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RGB MIDI controller example for Pimoroni RGB Keypad for Raspberry Pi Pico
import time
import board
import busio
import usb_midi
import adafruit_midi
from adafruit_midi.note_off import NoteOff
from adafruit_midi.note_on import NoteOn
from adafruit_bus_device.i2c_device import I2CDevice
import adafruit_dotstar
from digitalio import DigitalInOut, Direction, Pull
# RGB MIDI controller example for Pimoroni RGB Keypad for Raspberry Pi Pico
# Prerequisites
#
# Requires Adafruit CircuitPython: https://learn.adafruit.com/getting-started-with-raspberry-pi-pico-circuitpython
#
# Also requires the following CircuitPython libs: adafruit_midi, adafruit_bus_device, adafruit_dotstar
# (drop them into the lib folder)
#
# Save this code in code.py on your Raspberry Pi Pico CIRCUITPY drive
# Pull CS pin low to enable level shifter
cs = DigitalInOut(board.GP17)
cs.direction = Direction.OUTPUT
cs.value = 0
# Set up APA102 pixels
num_pixels = 16
pixels = adafruit_dotstar.DotStar(board.GP18, board.GP19, num_pixels, brightness=0.1, auto_write=True)
# Set up I2C for IO expander (addr: 0x20)
i2c = busio.I2C(board.GP5, board.GP4)
device = I2CDevice(i2c, 0x20)
# Set USB MIDI up on channel 0
midi = adafruit_midi.MIDI(midi_out=usb_midi.ports[1], out_channel=0)
# Function to map 0-255 to position on colour wheel
def colourwheel(pos):
if pos < 0 or pos > 255:
return (0, 0, 0)
if pos < 85:
return (255 - pos * 3, pos * 3, 0)
if pos < 170:
pos -= 85
return (0, 255 - pos * 3, pos * 3)
pos -= 170
return (pos * 3, 0, 255 - pos * 3)
# List to store the button states
held = [0] * 16
# Keep reading button states, setting pixels, sending notes
while True:
with device:
# Read from IO expander, 2 bytes (8 bits) correspond to the 16 buttons
device.write(bytes([0x0]))
result = bytearray(2)
device.readinto(result)
b = result[0] | result[1] << 8
# Loop through the buttons
for i in range(16):
if not (1 << i) & b: # Pressed state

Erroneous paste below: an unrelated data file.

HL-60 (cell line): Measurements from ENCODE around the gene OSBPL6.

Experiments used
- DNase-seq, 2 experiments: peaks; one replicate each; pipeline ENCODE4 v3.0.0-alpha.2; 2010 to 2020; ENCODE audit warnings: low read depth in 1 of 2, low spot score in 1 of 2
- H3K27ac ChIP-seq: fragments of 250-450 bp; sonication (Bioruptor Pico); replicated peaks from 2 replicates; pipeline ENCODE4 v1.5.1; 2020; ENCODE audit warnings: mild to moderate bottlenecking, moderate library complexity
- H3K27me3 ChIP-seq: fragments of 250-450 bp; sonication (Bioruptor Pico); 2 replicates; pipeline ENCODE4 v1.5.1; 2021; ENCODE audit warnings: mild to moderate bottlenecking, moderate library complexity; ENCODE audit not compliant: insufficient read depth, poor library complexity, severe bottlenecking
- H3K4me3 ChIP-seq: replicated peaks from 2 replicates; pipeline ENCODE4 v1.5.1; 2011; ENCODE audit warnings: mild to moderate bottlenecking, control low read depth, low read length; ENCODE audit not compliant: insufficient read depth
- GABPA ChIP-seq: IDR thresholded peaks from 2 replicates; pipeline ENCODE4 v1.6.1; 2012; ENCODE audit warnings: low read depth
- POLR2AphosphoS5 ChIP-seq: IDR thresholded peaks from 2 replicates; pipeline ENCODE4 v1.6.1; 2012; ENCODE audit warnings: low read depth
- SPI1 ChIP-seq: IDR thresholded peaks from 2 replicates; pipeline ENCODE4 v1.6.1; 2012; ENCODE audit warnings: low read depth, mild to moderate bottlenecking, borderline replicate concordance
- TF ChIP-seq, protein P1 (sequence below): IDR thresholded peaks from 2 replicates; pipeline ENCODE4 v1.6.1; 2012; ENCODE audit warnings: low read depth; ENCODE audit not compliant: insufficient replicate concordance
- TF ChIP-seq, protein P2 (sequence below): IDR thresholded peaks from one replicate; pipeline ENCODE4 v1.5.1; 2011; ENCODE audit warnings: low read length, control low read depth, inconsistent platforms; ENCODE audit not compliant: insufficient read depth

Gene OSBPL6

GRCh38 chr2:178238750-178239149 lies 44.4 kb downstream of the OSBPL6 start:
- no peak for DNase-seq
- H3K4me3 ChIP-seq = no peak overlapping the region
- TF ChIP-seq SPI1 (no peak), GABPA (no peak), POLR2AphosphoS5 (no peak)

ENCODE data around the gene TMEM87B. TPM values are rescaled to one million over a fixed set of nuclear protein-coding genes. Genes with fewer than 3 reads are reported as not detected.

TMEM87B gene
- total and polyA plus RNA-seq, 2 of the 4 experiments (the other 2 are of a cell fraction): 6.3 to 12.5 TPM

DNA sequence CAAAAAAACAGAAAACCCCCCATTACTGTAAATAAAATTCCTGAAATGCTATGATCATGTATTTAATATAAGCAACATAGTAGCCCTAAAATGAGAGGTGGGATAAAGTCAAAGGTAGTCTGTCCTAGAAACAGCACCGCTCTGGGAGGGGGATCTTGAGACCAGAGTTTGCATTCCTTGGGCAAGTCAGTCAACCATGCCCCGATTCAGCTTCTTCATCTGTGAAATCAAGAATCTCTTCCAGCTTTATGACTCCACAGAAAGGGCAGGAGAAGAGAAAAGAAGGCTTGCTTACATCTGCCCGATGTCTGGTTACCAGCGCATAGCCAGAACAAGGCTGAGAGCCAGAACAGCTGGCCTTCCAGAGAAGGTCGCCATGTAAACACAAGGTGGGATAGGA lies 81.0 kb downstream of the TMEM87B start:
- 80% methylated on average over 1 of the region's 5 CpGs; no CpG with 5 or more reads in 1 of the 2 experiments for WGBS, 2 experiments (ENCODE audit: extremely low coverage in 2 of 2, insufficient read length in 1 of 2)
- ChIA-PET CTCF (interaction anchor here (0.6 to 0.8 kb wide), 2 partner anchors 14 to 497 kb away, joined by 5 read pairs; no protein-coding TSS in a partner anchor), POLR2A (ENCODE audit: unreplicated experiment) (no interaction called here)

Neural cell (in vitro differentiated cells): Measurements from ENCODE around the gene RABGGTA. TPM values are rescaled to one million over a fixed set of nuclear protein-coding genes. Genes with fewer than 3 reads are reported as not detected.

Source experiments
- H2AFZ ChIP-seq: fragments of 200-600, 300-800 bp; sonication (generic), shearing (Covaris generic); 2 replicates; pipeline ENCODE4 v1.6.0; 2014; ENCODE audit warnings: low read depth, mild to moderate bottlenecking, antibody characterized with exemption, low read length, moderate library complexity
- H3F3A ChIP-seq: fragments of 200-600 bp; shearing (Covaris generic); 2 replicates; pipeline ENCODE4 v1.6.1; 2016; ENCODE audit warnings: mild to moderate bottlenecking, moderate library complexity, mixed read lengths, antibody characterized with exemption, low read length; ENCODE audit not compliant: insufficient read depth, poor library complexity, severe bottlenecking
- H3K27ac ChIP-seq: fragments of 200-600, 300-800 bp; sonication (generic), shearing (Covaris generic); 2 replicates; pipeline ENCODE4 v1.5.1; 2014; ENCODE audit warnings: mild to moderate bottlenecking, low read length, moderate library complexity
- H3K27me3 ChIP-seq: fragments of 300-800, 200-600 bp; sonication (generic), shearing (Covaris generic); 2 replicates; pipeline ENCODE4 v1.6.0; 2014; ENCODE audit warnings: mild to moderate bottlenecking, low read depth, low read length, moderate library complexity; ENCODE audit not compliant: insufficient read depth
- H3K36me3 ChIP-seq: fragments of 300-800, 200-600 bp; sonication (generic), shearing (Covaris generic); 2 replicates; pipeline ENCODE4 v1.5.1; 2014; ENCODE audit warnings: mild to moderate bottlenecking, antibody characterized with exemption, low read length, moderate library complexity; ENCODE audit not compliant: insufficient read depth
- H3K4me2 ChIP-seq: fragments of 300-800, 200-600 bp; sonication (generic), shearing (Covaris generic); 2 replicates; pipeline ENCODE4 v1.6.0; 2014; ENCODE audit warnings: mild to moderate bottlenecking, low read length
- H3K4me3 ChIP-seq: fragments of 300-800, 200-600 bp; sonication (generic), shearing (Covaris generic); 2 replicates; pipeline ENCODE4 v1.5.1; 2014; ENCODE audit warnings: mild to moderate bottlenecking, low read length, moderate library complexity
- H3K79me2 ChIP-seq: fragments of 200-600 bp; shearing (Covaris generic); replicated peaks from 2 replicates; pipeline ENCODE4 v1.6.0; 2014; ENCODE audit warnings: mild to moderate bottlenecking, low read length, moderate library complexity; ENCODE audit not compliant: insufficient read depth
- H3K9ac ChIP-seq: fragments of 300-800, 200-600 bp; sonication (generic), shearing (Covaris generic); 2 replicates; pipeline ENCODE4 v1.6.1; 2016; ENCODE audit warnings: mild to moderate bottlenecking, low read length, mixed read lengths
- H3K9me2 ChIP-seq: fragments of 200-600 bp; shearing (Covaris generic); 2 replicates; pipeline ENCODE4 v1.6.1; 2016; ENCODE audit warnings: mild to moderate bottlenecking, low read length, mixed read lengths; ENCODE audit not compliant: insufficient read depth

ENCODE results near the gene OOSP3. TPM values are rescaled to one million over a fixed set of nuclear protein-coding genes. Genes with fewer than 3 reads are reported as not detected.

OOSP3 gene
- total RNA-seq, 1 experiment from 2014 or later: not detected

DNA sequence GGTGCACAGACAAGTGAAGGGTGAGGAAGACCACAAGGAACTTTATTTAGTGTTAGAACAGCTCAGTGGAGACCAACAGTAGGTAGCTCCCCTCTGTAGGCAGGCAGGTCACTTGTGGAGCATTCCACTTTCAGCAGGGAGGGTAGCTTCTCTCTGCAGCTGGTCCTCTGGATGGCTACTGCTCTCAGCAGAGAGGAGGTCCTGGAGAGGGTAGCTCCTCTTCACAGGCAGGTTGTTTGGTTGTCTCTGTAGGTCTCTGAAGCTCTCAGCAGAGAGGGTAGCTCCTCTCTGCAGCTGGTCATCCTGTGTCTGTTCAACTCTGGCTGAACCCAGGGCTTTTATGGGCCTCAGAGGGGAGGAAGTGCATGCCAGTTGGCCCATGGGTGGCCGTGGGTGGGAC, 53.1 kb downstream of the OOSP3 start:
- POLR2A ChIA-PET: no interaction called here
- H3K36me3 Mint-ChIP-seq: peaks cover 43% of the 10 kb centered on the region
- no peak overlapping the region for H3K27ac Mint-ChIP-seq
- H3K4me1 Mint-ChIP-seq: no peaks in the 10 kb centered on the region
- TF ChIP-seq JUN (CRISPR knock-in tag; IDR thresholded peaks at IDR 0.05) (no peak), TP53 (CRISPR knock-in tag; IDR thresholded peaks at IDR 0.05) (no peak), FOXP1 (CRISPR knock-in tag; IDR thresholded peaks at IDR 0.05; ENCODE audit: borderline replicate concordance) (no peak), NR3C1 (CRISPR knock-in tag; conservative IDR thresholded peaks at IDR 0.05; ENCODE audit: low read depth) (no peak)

pixels[i] = colourwheel(i * 16) # Map pixel index to 0-255 range
if not held[i]:
midi.send(NoteOn(36 + i, 100)) # If not already held, then send note
held[i] = 1
else: # Released state
pixels[i] = (0, 0, 0) # Turn pixel off
midi.send(NoteOff(32 + i, 0)) # If not held, send note off
held[i] = 0 # Set held state to off
@sandyjmacdonald
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Author

Hey @joeynuggetz! Finally had a chance to plug my keypad in and try this out. I've realised what's causing this. It's because if the keys aren't pressed then logic dictates that they are released, so the else clause sends out the note off messages, and this will happen continuously. It's not really a problem, I think, as the MIDI bus should be capable of handling it.

@helgevh
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helgevh commented Dec 26, 2021

Hi @sandyjmacdonald
I have tested your code with the modifications of @kenimaister and it does work fine with Ableton Live 11 lite. So I would like to thank you for your good work!
After reading your last post I deleted the NoteOff command in Line 76 and the program is still working fine with Ableton.
I also tested it with two other DAWs without any problems.

@drtimoschrader
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Hi @kenimaister thank you for your comment, it fixed my problem of the mirrored (inverted?) keys! Now I can enjoy using the keypad with Ableton without having to do some additional mental gymnastics! And also thank you again to @sandyjmacdonald for the code! It has gotten me into playing around with making some fun tracks and I have also gotten addtional MIDI equipment to do more fun stuff! You're all wonderful!

@CrippNipp
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Would anyone here have any info on how to add a few buttons and a slide pot to this code?
I made a small macropad (have not wired it yet) and I would like to add it in addition to the pico Rob keypad.
Any help would be super appreciated!!
IMG_4087

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